To satisfy a certain standard; to succeed. He submitted some writing samples, but I'm not quite sure these make the grade. I was unsure about being able to make the grade as a salesperson, but my numbers speak for themselves now.
See also: grade, make

up to grade

Meeting a necessary standard. I don't think this product is up to grade—it shouldn't break down this quickly.
See also: grade, up

grade someone down (on something)

to give someone a low ranking, rating, or score on some performance. I had to grade you down on your essay because of your spelling. Please don't grade me down for a minor mistake.
See also: down, grade

make the grade

to be satisfactory; to be what is expected. I'm sorry, but your work doesn't exactly make the grade. This meal doesn't just make the grade. It is excellent.
See also: grade, make

make the grade

Satisfy the requirements, qualify; also, succeed. For example, Angela hoped her work in the new school would make the grade, or Barbara certainly has made the grade as a trial lawyer. This expression uses grade in the sense of "accepted standard." [c. 1900]
See also: grade, make

make the grade

COMMON If you make the grade, you succeed at something, usually by reaching a particular standard. As a child, she wanted to be a dancer but failed to make the grade. Top public schools have failed to make the grade in a recently published league table of academic results. Note: In American English, a `grade' is a slope. This expression was originally used in connection with United States railways to refer to a train which succeeded in climbing a steep section of track.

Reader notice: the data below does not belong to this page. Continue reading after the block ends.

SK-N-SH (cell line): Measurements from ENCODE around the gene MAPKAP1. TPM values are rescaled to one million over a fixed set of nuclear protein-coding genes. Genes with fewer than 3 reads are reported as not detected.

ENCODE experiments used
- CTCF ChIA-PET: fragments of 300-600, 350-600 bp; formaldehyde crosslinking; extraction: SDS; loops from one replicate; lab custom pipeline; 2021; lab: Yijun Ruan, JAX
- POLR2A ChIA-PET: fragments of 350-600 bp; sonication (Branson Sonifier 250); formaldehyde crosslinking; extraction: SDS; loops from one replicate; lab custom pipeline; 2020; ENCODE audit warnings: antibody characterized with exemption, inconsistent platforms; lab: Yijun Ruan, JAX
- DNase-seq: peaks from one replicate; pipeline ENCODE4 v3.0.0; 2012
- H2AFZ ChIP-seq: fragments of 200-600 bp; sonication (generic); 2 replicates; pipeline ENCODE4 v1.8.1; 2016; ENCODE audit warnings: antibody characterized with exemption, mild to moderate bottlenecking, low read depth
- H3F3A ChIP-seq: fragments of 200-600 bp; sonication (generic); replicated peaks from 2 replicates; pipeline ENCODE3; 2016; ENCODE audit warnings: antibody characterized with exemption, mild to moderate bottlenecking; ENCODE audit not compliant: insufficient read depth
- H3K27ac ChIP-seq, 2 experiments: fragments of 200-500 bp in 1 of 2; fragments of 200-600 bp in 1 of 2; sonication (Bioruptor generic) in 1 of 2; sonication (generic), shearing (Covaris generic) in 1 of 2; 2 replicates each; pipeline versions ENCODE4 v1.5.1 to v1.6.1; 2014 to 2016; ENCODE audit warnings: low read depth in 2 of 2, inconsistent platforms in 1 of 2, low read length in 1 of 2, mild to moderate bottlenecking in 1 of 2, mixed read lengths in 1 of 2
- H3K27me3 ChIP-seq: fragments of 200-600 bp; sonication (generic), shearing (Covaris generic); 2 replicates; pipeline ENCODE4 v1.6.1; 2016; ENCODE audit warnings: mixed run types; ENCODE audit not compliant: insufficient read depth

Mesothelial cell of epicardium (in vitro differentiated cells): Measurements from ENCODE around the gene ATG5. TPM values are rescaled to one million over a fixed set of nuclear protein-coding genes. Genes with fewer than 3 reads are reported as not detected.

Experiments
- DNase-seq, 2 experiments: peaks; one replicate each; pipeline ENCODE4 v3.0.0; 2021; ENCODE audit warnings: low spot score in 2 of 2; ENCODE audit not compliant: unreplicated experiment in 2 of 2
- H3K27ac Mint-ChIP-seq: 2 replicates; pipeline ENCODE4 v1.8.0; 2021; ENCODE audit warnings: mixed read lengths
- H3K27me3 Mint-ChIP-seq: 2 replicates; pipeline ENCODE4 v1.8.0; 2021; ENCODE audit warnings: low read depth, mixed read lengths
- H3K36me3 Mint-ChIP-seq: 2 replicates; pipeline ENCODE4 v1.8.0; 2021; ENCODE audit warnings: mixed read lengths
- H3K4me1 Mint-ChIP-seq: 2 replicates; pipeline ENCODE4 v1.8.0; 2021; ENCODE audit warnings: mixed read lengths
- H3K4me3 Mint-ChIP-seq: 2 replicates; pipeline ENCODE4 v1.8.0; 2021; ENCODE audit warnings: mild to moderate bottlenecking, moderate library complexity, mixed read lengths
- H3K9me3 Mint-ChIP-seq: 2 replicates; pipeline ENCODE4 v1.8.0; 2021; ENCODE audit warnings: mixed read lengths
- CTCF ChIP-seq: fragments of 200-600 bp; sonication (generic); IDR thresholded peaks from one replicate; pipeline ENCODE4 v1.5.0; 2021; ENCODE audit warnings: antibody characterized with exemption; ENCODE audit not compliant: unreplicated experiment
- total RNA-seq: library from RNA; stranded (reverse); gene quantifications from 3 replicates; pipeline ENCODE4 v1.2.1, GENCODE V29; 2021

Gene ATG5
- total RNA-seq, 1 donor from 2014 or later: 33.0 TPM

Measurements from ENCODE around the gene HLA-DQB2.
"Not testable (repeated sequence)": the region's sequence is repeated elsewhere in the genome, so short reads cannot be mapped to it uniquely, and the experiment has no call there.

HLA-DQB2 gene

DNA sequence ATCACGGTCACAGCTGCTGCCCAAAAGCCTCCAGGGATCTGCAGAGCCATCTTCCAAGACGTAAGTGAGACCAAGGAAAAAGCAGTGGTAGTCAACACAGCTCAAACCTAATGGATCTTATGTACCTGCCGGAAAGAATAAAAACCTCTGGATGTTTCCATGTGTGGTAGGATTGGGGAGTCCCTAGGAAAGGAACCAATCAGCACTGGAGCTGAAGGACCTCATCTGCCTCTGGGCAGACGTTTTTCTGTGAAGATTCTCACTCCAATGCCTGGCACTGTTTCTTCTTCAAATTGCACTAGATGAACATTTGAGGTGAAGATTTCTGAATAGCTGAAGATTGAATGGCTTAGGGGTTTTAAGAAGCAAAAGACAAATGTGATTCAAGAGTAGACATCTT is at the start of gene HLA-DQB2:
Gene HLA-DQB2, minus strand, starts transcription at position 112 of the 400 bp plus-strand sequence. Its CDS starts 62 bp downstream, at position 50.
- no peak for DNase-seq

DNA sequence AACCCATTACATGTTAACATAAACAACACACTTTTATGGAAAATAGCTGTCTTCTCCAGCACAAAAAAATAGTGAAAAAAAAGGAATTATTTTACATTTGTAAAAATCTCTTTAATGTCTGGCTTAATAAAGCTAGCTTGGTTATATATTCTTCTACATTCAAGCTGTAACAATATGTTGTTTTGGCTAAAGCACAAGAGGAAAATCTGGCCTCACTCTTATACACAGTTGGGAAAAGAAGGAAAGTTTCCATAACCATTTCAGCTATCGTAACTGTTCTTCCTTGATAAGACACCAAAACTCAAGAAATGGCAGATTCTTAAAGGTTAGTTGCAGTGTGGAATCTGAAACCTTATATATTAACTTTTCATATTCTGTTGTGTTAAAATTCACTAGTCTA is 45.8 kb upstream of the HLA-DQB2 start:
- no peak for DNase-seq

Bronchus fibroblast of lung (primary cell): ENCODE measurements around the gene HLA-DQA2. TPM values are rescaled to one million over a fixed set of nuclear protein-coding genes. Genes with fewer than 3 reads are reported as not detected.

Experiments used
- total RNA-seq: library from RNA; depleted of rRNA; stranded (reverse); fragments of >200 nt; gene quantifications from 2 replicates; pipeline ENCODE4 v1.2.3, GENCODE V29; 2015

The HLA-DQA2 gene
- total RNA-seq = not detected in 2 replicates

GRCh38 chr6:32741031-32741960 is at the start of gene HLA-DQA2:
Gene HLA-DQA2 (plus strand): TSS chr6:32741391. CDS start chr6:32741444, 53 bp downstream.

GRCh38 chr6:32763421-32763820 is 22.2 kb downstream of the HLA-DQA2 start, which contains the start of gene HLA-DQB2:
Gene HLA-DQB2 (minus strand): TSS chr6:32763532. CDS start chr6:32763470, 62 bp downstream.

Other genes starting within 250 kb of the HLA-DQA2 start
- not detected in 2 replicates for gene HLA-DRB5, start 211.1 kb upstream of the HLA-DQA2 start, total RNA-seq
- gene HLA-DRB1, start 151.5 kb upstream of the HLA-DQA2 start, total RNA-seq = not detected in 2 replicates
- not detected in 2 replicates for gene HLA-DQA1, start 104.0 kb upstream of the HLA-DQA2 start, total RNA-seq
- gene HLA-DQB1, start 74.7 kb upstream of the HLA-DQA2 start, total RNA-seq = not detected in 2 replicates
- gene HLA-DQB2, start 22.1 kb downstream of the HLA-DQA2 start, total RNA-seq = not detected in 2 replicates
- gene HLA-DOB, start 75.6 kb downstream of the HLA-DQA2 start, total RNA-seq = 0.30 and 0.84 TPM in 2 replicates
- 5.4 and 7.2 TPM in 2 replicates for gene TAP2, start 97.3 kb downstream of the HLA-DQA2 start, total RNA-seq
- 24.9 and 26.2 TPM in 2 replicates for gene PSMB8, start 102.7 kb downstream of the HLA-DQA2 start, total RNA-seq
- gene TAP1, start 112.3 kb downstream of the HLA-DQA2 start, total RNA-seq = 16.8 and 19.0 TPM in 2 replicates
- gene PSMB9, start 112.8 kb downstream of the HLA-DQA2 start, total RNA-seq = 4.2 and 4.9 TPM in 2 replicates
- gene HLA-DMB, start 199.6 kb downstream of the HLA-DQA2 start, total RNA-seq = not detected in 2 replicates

See also: grade, make

make the grade

succeed; reach the desired standard. informal
See also: grade, make

make the ˈgrade

(informal) reach a high enough standard in an exam, a job, etc: You’ll never make the grade if you don’t work hard before the exams.Do you think she’ll ever make the grade as a journalist?
See also: grade, make

grade down

v.
To give someone a lower rank or score, usually with respect to something evaluated: The teacher graded me down on my English test because of my terrible penmanship. The driving instructor graded down our group because we weren't listening.
See also: down, grade

grade-grubber

1. n. an earnest, hardworking student. (In the way a pig roots or grubs around for food.) If there are too many grade-grubbers in a class, it will really throw off the grading scale.
2. n. a student who flatters the teacher in hopes of a higher grade. A few grade-grubbers help assure old professors that the world is not really changing at all.

grade-grubbing

1. n. working hard at one’s studies in hopes of a high grade. If all you’re here for is grade-grubbing, you’re going to miss a lot.
2. n. flattering a teacher in hopes of a higher grade. Some teachers don’t mind a lot of grade-grubbing.
3. mod. having to do with students who are only concerned with getting high grades. Two grade-grubbing seniors came in and begged me to change their grades.

make the grade